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One thing you can count on with the Detroit Lions is that they are never, ever boring. Follow the latest news including injuries, roster moves and more here daily from Oakland Press beat writer Paula Pasche. Plus you'll find regular commentary about the team.


More on Martz, Barry, Kwan

The first email I checked this morning contained two words: Who's next? The answer is just as succinct: No one.

Unless someone leaves voluntarily, the Lions are done making coaching changes this offseason. And frankly, that's the right course of action.

I know the numbers. The Lions finished last in the league in defense and had some serious breakdowns on special teams. But Rod Marinelli's best chance to succeed as head coach — and the organization correctly feels he's still the right man for the job — is to keep his defensive and special teams coordinators on staff.

Joe Barry is an energetic coach who had his defense playing over its head early in the season during the Lions' 6-2 start. Nepotism is not an issue here. Barry is a good teacher who believes whole-heartedly in the Tampa 2 system the Lions are married to. He needs better players to make things work, and he'll get some next year. Safety Daniel Bullocks returns from a knee injury and will help the secondary immensely (he and Gerald Alexander are your starters in 2008), and the Lions will make a concerted effort to add talent at every position on that side of the ball.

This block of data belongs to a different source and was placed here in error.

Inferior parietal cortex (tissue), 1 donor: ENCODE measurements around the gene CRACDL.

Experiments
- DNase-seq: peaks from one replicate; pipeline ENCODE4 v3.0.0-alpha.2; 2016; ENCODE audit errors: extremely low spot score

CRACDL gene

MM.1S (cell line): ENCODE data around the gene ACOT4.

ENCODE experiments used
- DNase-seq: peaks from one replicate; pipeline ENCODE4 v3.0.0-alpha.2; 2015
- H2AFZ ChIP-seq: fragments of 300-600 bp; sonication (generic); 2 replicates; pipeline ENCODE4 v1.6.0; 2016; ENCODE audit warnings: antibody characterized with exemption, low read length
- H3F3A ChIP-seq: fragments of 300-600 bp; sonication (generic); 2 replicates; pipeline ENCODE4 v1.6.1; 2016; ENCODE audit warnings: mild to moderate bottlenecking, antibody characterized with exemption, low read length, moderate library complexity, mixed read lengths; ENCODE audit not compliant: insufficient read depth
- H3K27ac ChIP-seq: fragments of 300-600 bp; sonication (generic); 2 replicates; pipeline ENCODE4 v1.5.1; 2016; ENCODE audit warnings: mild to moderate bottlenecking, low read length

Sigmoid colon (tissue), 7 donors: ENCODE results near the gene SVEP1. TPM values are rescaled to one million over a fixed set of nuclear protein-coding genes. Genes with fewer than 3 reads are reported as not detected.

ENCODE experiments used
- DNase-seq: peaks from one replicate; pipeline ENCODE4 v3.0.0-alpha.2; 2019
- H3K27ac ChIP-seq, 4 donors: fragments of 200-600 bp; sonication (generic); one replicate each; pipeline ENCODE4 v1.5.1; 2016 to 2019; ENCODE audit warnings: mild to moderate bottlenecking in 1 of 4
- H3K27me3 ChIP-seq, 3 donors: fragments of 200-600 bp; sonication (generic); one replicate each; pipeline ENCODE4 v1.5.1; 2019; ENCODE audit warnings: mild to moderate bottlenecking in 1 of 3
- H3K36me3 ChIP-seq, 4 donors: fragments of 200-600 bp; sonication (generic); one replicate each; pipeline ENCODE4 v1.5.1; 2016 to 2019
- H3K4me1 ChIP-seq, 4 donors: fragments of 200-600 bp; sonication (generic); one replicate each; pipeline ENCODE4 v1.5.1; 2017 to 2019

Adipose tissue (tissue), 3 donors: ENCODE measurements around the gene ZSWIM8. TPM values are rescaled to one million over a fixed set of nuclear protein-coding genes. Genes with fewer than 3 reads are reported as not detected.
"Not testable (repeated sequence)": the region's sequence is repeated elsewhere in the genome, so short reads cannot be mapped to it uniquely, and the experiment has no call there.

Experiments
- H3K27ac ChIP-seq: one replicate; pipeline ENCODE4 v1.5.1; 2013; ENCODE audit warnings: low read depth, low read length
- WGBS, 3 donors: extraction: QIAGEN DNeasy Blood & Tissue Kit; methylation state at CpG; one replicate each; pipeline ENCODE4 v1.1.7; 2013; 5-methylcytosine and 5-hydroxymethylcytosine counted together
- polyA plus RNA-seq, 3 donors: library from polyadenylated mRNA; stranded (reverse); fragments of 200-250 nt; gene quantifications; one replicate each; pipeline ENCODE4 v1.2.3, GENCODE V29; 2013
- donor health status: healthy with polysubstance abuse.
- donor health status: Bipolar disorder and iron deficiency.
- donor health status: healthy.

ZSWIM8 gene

Like Barry, Stan Kwan is a young coach whose unit's shortcomings (several game-changing coverage mistakes) overshadowed his bright spots (a great tactical plan against Devin Hester in Chicago, squeezing the most out of Aveion Cason as a return man). Kwan's situation is not unlike defensive line coach Joe Cullen, who Marinelli gave a second chance to last year after off-field issues threatened to derail his career. At the end of the day, Kwan is a good teacher and an extension of Marinelli's message (don't ruin field position with stupid penalties).

So how are Kwan and Barry different than Mike Martz, who was fired Wednesday as offensive coordinator but remains one of the game's brightest minds and who Marinelli continues to hold in high esteem? Simple. With Martz and Marinelli, their philosophical differences and Martz's abrasive personality became too much to ignore. The Lions desire more of a ball-control offense, and that's just not in Martz's blood.

Martz will be a head coach in the NFL again, though it wouldn't surprise me if he sat out next season completely or served as a consultant somewhere. As for the Lions, by keeping most of his staff in place (Martz's son, Tim, and defense assistant Fred Reed are the only others out of work) Marinelli has sent a message to his team that tweaks not a complete overhaul are needed to contend for the playoffs in 2008. Only time will tell if he's correct.


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